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A Great Man Cometh?

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Every once in a great while a larger than life figure comes along who dramatically changes his (or her) country for the better. Ronald Reagan, Margaret Thatcher and Deng Xiaoping are three that come to mind. Narendra Modi, the just elected future Prime Minister of India, has this potential for greatness. And yes this has significant investment implications.

Narendra Modi’s Bharatiya Janata Party, aka the BJP, has just won an overwhelming victory in the key election for India’s Lok Sabha, or Lower House. The pro-business Modi is India’s new Prime Minister. Since the BJP won an outright majority, he will not have to form coalitions with other parties that might not share his views. The socialist, welfare state oriented Congress Party, which has ruled India almost continuously since independence in 1948 and which led India’s independence movement, has gone down to an overwhelming defeat. At least at the national level, India is ready for change.

Narendra Modi has been Chief Minister of the Indian state of Gujarat for the last twelve years. His background, as opposed to the aristocratic Nehru-Gandhi family, is the lowly Ghanchi caste (classified as an Otherwise Backward Caste in Indian official lexicon). He spent his early days as a chai wallah (tea stall worker). Modi as Chief Minister of Gujarat is known for two things. His fantastic probusiness economic management of the state and his alleged complicity in, or at least indifference to, the 1982 Gujarat massacre of Moslems in which over 1000 people died.

Regarding the former, just Google the “Vibrant Gujarat” annual conference. Its attendees comprise a who’s who in Indian and global business. At one of these conferences, Anil Ambani, Chairman of India’s $76 billion Reliance Corporation, praised Modi as “king of kings, a leader of leaders.” It’s not unusual for businessmen to suck up to powerful politicians but that statement was so extravagant that Ambani probably meant it. Gujarat has averaged Asian tiger real GDP growth rates of 13.8% in the last decade.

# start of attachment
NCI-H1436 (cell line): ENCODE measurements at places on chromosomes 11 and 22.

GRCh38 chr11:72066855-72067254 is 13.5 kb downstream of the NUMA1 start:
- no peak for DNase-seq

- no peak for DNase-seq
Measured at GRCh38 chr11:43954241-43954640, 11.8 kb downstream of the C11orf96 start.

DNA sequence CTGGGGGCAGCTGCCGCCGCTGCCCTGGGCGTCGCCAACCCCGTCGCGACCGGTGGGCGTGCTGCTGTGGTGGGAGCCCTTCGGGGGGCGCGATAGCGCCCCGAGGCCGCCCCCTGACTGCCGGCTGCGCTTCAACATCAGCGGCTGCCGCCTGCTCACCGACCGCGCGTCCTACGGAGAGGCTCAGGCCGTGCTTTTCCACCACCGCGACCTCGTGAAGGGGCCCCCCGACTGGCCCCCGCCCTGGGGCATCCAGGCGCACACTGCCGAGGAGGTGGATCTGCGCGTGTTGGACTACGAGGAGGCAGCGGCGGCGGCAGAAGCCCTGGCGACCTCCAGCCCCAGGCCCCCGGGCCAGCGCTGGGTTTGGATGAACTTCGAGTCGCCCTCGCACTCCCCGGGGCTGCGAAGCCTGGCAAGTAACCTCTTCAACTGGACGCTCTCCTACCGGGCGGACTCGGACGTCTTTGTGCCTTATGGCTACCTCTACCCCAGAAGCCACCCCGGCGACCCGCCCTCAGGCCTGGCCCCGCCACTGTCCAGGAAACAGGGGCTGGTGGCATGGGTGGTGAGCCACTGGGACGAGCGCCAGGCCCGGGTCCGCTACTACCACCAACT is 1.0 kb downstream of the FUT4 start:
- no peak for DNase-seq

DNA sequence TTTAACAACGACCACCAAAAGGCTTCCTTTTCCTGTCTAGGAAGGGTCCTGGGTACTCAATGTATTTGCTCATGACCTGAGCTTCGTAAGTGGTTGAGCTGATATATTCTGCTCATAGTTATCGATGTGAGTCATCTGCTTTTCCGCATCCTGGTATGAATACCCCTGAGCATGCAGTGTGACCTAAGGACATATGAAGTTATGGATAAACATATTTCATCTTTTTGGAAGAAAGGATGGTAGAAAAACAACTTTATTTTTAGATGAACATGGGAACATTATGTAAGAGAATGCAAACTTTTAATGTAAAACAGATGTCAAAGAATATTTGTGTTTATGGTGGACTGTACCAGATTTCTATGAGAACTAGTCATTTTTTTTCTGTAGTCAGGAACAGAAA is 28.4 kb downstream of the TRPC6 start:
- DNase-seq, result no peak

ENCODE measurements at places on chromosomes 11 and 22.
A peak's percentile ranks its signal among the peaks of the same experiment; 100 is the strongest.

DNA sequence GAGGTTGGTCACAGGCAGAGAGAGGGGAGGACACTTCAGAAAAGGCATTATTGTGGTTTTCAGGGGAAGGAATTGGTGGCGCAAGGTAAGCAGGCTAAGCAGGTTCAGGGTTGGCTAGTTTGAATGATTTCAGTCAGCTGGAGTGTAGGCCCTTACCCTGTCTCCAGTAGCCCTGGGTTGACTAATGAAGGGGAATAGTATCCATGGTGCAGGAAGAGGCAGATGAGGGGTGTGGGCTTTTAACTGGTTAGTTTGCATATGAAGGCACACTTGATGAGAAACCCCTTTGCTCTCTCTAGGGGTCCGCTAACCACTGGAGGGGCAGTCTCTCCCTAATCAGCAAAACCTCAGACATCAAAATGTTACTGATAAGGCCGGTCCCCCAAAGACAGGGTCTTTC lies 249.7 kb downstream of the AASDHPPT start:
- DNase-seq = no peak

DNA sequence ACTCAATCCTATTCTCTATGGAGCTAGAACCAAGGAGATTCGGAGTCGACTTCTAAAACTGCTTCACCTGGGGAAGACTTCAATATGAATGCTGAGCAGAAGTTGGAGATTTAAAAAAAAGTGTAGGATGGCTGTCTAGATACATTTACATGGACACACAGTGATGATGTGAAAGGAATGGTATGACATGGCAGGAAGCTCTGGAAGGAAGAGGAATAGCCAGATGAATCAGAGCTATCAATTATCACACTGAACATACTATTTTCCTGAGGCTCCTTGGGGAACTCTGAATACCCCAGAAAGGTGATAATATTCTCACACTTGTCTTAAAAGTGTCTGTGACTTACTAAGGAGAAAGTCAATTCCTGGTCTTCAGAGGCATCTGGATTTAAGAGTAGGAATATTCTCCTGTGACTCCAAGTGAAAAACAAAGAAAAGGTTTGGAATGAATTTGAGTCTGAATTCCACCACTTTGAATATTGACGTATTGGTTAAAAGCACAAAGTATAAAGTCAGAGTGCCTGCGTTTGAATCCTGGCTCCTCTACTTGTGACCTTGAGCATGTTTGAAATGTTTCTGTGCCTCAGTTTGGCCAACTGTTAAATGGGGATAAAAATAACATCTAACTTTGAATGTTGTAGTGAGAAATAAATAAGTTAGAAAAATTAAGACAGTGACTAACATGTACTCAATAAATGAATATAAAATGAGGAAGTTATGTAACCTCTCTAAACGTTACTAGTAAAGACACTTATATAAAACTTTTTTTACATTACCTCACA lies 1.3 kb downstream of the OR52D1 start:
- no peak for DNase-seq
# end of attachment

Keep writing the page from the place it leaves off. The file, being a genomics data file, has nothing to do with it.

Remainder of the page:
Regarding Modi’s role in the Gujarat massacre, he undoubtably did not cover himself with glory but he has been exonerated of wrongdoing by the Indian legal system. Not good enough for paragons of virtue like the London Economist which never tires of tut tutting about the failures of its old colonial jewel in the Crown and which before the election declared Modi to be unfit to be Prime Minister. At any rate, the magazine has turned more upbeat on Modi since his win. Nevertheless, many intelligent people do legitimately worry about the extreme Hindu right wing Rashtriya Swayamsewak Sangh (RSS) and its influence on Modi. He was after all active in the RSS in his youth. I would discount this worry. In the just concluded elections, the BJP picked up substantial Moslem votes.